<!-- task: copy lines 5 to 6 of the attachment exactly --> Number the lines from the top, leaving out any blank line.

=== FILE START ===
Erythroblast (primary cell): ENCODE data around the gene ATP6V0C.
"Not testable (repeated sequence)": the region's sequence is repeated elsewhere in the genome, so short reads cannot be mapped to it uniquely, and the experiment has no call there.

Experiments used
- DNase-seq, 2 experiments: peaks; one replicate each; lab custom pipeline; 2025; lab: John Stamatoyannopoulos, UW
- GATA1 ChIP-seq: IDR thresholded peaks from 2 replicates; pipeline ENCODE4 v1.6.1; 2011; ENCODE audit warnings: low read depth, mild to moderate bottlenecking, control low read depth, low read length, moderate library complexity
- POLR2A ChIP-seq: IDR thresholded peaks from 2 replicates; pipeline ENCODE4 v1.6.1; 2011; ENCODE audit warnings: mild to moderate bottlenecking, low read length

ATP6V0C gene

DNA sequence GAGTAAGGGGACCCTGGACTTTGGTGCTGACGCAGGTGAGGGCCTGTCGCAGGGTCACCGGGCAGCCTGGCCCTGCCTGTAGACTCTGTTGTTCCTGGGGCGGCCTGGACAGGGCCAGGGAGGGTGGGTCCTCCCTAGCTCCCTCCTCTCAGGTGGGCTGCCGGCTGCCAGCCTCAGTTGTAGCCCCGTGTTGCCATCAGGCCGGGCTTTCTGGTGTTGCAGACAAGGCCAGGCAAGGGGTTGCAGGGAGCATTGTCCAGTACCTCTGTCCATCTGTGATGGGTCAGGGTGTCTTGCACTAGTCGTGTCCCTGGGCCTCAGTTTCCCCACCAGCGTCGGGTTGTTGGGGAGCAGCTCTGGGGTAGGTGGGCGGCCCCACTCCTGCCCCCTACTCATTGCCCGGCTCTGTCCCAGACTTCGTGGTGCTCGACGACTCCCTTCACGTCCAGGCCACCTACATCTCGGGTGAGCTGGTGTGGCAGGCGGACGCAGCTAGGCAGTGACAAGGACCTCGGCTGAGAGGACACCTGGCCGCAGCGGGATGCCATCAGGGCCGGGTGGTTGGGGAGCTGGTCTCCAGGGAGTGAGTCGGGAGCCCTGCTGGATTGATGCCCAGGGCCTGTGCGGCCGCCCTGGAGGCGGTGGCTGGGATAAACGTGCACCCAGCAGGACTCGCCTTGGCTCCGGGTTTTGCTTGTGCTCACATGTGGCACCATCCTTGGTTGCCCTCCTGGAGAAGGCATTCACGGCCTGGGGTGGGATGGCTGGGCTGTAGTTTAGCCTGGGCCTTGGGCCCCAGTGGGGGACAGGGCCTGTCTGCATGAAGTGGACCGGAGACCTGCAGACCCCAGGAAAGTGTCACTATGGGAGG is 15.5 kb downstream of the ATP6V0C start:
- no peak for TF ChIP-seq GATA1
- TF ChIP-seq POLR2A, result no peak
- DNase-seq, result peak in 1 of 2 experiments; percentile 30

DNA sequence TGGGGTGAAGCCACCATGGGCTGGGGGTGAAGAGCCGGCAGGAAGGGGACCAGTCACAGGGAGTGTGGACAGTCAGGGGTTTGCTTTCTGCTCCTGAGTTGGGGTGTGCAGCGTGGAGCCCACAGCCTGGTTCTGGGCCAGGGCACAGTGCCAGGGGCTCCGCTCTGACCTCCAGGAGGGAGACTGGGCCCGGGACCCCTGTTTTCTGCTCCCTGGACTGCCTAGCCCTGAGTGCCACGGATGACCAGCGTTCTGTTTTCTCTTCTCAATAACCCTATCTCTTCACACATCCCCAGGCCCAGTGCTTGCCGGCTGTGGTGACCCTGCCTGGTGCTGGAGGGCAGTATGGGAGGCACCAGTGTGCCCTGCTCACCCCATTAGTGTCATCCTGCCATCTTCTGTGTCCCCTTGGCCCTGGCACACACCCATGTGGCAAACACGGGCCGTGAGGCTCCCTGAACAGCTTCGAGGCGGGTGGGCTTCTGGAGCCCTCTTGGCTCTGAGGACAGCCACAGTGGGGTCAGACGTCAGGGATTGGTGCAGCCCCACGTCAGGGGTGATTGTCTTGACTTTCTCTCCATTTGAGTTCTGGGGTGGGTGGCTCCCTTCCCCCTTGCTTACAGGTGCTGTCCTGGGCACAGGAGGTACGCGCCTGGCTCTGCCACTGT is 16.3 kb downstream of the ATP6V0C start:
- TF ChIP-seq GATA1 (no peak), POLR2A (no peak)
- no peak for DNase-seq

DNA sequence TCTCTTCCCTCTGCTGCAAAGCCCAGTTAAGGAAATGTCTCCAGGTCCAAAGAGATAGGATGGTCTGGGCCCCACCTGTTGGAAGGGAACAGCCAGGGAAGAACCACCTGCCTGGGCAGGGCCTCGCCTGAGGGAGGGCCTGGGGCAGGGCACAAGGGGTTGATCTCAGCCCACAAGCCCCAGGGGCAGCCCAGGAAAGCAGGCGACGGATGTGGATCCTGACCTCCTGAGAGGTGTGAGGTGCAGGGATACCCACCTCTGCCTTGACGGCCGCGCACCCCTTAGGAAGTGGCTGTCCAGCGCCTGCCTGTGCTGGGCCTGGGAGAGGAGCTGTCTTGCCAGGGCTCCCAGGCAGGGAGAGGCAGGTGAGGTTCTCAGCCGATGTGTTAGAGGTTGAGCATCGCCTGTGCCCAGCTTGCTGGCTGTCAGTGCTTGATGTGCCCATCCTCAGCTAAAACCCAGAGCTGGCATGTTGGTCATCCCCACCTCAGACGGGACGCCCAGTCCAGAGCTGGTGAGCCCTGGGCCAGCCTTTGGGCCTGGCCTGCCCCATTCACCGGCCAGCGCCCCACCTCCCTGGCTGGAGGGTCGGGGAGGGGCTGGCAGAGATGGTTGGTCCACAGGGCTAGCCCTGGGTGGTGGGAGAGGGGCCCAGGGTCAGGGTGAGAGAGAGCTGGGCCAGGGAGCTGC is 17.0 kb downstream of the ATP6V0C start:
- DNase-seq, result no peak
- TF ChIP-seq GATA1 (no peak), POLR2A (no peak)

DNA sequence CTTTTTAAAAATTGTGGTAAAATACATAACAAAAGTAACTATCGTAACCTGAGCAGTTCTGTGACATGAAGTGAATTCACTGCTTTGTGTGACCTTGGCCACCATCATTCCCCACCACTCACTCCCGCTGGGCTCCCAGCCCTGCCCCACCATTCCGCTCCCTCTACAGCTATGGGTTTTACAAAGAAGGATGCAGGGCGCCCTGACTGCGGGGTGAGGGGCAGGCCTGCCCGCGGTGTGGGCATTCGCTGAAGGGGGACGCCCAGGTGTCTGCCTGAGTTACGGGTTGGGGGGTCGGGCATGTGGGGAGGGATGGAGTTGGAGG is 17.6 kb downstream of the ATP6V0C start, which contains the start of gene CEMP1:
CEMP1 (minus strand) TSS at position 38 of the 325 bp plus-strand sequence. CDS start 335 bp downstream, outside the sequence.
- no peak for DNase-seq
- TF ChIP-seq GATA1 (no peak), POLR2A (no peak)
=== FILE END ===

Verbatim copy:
- GATA1 ChIP-seq: IDR thresholded peaks from 2 replicates; pipeline ENCODE4 v1.6.1; 2011; ENCODE audit warnings: low read depth, mild to moderate bottlenecking, control low read depth, low read length, moderate library complexity
- POLR2A ChIP-seq: IDR thresholded peaks from 2 replicates; pipeline ENCODE4 v1.6.1; 2011; ENCODE audit warnings: mild to moderate bottlenecking, low read length